Michigan sophomore defensive end Jeremy Van Alstyne currently checks in at 6-foot-4, 255 pounds. Still, he feels that he’s just decently sized for his position.

Janna Hutz
Jeremy Van Alstyne (DANNY MOLOSHOK/Daily)

“I’d like to be a little bit bigger,” Van Alstyne said.

The former linebacker shouldn’t worry about being a little small for his position. He should just think back to his wrestling days.

In his senior year at Center Grove High School in Greenwood, Ind., Van Alstyne won the state wrestling championships competing in the 275-pound weight class.

At the time, he weighed 220 – his opponent in the final match weighed 270.

How did he pin a guy who weighed 50 pounds more than him?

“Endurance,” Val Alstyne said. “I was in much better shape than him.”

Van Alstyne may not use wrestling moves out on the football field, but he’s certainly brought that hard-working mentality along with him to the Wolverines.

As the backup for senior Larry Stevens, Val Alstyne may not match the senior in trash-talking ability, but his quiet demeanor and work ethic speak for themselves.

The sophomore says he’s happy to get the opportunity to play and learn. He’s also happy to be at Michigan, a wish that almost didn’t come true for the Indiana product.

Van Alstyne initially committed to Notre Dame at the beginning of his senior year of high school because he said he wanted to get it out of the way.

“My parents and my high school coach wanted me to commit early because I was under a lot of stress,” he said. “Michigan hadn’t made an offer to me yet, but I was in touch with Coach (Andy) Moeller.”

After the second game of Van Alstyne’s season, Moeller came calling, and the senior couldn’t resist.

“I took the opportunity to come see the University of Michigan on an unofficial visit. I fell in love with the players, coaches and the school. I knew I had to come here.”

Van Alstyne had made a verbal commitment to Notre Dame, but since he never made an official visit to South Bend, he said it was easy to tell them he was going to Ann Arbor.

“It wasn’t that hard after I came here,” he said of Ann Arbor. “I knew this was the place for me.”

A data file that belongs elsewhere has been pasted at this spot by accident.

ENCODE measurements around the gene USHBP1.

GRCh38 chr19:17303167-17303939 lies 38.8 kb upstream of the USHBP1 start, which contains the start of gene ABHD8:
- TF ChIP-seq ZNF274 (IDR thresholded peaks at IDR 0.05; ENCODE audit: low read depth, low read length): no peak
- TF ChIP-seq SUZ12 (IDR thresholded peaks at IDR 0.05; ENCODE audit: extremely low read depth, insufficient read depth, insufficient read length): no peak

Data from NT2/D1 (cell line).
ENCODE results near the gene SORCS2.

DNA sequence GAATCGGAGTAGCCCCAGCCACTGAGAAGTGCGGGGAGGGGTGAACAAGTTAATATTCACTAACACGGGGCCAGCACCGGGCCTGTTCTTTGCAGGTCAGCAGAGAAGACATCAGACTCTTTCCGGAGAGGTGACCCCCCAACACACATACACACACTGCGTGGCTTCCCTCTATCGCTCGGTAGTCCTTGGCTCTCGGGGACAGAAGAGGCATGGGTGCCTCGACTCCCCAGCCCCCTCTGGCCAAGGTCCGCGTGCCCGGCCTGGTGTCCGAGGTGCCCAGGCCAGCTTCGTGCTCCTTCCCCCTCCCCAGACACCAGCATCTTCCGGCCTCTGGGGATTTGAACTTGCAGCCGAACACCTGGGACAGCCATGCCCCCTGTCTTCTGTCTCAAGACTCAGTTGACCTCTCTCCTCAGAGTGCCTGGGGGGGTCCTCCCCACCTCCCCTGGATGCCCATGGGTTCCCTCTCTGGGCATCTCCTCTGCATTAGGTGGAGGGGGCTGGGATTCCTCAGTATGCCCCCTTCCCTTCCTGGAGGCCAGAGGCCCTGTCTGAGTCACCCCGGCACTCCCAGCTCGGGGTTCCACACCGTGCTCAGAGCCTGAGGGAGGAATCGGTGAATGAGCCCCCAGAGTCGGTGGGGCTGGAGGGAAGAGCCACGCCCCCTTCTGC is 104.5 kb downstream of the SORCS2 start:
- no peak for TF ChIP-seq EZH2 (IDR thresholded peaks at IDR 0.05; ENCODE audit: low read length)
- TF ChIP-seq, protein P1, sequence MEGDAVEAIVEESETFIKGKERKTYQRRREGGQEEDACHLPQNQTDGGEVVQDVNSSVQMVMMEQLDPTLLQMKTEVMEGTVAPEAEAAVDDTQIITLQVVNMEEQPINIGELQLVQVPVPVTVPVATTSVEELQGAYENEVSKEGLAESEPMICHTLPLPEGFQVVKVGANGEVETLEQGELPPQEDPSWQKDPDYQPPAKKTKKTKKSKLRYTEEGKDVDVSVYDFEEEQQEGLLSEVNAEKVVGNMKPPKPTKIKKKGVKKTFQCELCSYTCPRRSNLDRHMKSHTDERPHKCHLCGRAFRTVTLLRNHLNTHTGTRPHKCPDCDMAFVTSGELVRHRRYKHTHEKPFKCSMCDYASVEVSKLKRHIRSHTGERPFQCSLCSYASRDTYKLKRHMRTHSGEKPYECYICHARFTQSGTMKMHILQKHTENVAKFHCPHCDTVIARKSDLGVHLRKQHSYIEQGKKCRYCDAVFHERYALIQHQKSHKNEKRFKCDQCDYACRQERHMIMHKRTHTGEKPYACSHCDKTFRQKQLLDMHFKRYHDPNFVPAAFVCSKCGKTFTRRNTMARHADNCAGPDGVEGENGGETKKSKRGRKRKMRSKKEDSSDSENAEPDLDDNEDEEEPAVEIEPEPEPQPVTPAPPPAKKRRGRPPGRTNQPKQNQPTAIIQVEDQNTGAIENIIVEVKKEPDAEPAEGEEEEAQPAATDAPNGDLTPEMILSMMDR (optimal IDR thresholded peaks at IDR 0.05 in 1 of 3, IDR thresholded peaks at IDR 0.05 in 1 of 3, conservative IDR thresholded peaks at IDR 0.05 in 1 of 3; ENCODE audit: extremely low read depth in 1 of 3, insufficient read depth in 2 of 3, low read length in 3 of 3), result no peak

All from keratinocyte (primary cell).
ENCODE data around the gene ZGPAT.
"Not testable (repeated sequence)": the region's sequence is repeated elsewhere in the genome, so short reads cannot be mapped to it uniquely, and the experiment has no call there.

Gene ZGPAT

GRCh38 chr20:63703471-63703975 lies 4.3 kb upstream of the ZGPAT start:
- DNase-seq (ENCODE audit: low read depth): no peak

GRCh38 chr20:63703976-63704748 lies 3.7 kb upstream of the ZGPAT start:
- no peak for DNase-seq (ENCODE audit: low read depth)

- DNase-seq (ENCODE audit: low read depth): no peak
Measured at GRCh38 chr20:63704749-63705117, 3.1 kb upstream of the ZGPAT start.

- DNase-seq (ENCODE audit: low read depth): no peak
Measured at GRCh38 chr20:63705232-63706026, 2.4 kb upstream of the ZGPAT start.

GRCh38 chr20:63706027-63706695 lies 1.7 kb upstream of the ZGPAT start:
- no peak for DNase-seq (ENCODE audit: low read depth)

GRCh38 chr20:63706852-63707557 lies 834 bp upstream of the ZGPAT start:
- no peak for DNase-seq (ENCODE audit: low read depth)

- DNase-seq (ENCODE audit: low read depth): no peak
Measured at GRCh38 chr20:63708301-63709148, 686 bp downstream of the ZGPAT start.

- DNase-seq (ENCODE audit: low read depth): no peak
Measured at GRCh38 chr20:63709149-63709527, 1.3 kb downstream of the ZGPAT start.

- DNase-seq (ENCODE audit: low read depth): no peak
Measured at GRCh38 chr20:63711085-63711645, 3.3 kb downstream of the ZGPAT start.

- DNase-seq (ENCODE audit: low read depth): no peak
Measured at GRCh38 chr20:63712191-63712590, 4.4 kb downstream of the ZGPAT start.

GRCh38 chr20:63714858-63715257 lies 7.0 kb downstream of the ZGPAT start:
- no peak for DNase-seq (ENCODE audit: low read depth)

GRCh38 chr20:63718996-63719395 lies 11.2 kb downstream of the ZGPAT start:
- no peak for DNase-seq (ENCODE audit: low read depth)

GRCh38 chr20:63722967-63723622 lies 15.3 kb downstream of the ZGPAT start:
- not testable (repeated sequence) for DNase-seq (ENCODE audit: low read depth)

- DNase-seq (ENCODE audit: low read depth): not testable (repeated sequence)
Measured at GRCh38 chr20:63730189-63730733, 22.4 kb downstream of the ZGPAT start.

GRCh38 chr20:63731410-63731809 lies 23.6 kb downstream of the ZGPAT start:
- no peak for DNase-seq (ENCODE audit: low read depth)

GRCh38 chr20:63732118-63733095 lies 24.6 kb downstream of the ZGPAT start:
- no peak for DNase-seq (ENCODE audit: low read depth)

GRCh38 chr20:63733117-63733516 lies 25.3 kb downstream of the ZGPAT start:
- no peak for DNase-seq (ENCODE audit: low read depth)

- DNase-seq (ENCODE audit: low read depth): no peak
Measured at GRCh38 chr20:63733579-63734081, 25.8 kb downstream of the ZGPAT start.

Van Alstyne’s first two seasons at Michigan have been a big learning experience. As an inexperienced young player, he says he often caught himself thinking too much on the field and making mental mistakes.

But increased playing time, along with some helpful advice from the senior linemen, have helped Van Alstyne improve his game.

“Larry Stevens has helped me out so much. All of the senior defensive linemen have helped like Grant (Bowman), Norman (Heuer) and Alain (Kashama),” he said.

“The seniors teach us how to handle ourselves, and what we need to do in different situations.

“Things are starting to become more natural for me. I’m not thinking about what I should do – I already know.”

Michigan’s starting defensive line is composed of four seniors. Beyond that, a gap exists between the seniors and the younger players like Van Alstyne.

The need to develop these younger players is one reason why Van Alstyne and his fellow defensive linemen are seeing an increase in playing time. They are expected be a big part of Michigan’s future defensive attack.

But Van Alstyne doesn’t feel any pressure from the increased role, or the fact that he has to back up a player like Stevens.

After all, he’s been in tougher situations on the wrestling mat.

T.G.I.F.: Despite the strict objections of Michigan coach Lloyd Carr, the Wolverines’ game at Minnesota has been moved from Saturday, Oct. 11 to Friday, Oct. 10. The move was made after the Minnesota Twins officially qualified for the Major League Baseball playoffs.

The decision was announced yesterday after the Golden Gophers argued against moving the game to a neutral setting to keep it on its original date.









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